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Ice Yachting Wroxham Broad Winter 1963


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I managed to get a quick bit of film editing in this week and have uploaded the final film from Vaughan to the Broadland Memories YouTube channel this morning.

This is super - ice yachting on Wroxham Broad during the winter of 1963. Vaughan's parents are seen along with Leslie and Tricia Landamore and their daughter Anna. Many thanks once again to Vaughan for allowing me to share his family films.


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Great stuff, I remember it well. My 'ice yacht', if you could call it that, was somewhat more basic. Like a number of others it was basically a modified, upside down dinghy trailer only in my case powered by a lugsail. Huge fun and yes I did tow folk on skates however, after a few days, its demise came when I ran over a mooring buoy, capsized and broke a perfectly good mast, my father was not entirely sympathetic! Fast, wow, not so close winded as the Wroxham ones but great fun! A friend's father subsequently had a 'proper' ice yacht built, the remains of which still exist besides what was his boatshed, and we all took turns on that one, with strict orders to be sensible which wasn't quite so much fun!

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Leslie Landamore was a great innovator and he made this up from a dinghy trailer, going backwards, with skates instead of wheels and the rear skate steered by a tiller. The rig was from his National 12 dinghy. In his youth he had been an Olympic trials helmsman on the National 14.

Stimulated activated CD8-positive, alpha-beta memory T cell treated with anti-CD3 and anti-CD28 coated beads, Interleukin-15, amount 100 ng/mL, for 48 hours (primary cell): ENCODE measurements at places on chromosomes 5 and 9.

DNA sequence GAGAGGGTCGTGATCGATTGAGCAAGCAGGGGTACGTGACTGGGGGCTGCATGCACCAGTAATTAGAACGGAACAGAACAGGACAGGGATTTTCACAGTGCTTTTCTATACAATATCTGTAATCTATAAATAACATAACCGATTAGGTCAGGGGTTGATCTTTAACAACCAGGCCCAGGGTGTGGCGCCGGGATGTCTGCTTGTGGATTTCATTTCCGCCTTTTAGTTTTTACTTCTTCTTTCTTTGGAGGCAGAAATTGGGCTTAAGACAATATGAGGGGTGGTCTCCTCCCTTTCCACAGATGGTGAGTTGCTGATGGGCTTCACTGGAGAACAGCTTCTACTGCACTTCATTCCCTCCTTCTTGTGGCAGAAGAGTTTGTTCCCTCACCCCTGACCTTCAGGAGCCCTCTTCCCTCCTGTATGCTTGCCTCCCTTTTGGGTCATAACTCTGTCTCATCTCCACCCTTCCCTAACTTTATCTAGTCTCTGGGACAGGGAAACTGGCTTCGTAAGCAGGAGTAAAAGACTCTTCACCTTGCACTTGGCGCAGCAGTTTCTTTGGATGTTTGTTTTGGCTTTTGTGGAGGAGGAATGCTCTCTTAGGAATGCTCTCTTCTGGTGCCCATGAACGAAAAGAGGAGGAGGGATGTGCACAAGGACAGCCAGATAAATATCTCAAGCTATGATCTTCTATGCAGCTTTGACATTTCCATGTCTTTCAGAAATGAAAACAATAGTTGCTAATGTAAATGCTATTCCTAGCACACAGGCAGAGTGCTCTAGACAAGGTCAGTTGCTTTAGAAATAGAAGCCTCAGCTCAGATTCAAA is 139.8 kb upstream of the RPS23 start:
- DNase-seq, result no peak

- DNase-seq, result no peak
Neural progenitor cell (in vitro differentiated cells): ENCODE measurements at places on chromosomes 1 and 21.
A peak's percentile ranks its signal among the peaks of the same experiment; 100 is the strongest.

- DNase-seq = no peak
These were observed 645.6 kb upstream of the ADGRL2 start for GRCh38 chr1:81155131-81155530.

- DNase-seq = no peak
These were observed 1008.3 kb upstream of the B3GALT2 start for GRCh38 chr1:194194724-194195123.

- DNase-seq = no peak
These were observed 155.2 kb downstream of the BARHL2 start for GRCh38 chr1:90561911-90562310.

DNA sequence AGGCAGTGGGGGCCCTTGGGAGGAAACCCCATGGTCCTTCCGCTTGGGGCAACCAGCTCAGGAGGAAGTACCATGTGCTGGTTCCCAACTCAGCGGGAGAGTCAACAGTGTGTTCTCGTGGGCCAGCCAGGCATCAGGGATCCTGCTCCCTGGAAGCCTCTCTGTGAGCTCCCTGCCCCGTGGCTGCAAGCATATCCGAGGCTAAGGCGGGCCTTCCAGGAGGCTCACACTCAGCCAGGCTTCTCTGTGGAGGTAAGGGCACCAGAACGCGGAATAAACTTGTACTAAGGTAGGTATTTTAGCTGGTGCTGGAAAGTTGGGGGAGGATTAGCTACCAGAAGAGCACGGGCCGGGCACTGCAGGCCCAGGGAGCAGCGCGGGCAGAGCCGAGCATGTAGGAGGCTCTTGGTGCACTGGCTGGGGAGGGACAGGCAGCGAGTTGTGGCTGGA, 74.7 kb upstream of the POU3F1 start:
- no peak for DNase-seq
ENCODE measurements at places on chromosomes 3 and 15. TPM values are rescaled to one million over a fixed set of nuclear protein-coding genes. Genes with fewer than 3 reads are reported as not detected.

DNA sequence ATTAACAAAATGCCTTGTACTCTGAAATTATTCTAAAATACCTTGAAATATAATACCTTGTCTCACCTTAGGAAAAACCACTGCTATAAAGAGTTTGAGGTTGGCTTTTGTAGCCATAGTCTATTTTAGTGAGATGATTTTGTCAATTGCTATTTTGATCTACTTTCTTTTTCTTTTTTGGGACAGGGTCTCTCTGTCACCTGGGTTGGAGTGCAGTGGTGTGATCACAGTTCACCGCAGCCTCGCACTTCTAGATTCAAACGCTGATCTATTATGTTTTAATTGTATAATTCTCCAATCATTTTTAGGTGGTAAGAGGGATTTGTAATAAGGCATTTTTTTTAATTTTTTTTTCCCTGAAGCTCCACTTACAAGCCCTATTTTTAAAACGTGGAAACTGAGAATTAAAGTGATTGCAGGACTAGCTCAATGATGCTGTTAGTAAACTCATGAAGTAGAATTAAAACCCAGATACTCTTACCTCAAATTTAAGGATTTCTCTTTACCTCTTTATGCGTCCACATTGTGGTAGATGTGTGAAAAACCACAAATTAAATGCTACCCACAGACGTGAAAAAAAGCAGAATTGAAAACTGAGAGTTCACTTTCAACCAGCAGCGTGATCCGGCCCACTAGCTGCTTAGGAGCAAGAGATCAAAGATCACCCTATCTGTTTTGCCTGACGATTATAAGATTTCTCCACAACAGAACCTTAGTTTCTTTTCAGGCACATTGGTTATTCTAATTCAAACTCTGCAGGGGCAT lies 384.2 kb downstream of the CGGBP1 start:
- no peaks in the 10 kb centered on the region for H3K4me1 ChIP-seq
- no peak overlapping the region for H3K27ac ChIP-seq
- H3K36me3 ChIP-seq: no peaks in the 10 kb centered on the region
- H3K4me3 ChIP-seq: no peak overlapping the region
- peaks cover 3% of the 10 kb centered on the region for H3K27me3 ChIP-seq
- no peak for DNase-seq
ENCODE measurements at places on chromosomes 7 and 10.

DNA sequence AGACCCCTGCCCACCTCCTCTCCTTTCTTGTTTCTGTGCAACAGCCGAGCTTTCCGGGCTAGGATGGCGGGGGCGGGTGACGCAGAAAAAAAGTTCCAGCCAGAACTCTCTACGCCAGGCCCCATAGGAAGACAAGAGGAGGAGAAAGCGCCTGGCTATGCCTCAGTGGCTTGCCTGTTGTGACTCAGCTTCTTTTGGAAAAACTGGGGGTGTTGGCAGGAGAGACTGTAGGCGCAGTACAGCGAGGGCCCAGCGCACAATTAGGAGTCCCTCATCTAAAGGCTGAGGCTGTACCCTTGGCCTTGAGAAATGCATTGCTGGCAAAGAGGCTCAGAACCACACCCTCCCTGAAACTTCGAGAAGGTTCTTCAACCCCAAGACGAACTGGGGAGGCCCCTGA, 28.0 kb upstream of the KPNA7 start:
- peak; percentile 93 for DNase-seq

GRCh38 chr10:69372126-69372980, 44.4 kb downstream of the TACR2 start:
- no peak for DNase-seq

When Easter came that year, the river was thawed out, but any still water off river was still thickly frozen. Leslie made a catamaran raft with planks in between. He then got a circular saw from the machine shop, mounted it upside down on the planks between the skids and attached a long electric cable. With a lot of ropes and a lot of manpower they then literally sawed up Daisy Broad into chunks and pushed it all out into the main river.

That was the only way that all the boats in Daisy Broad could go out on hire for Easter!

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Trailer going backwards, so that's where I went wrong! To be truthful I'm not sure how I set it up now, it was largely down to guesswork, but it went forwards which was all that mattered. We didn't have Google back then. My friend's set up was based on a photo of a Canadian ice yacht and knocked up at Truman's boatyard so the expertise was there.  

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Back then, Lulu, Oulton Broad's ice was regularly checked by the Harbour Master and it exceeded 20" if I remember correctly. We have skated on the Broad several times since then.

I believe that I am right in saying that before our local authority condones skating the ice has to be at least 6" thick.

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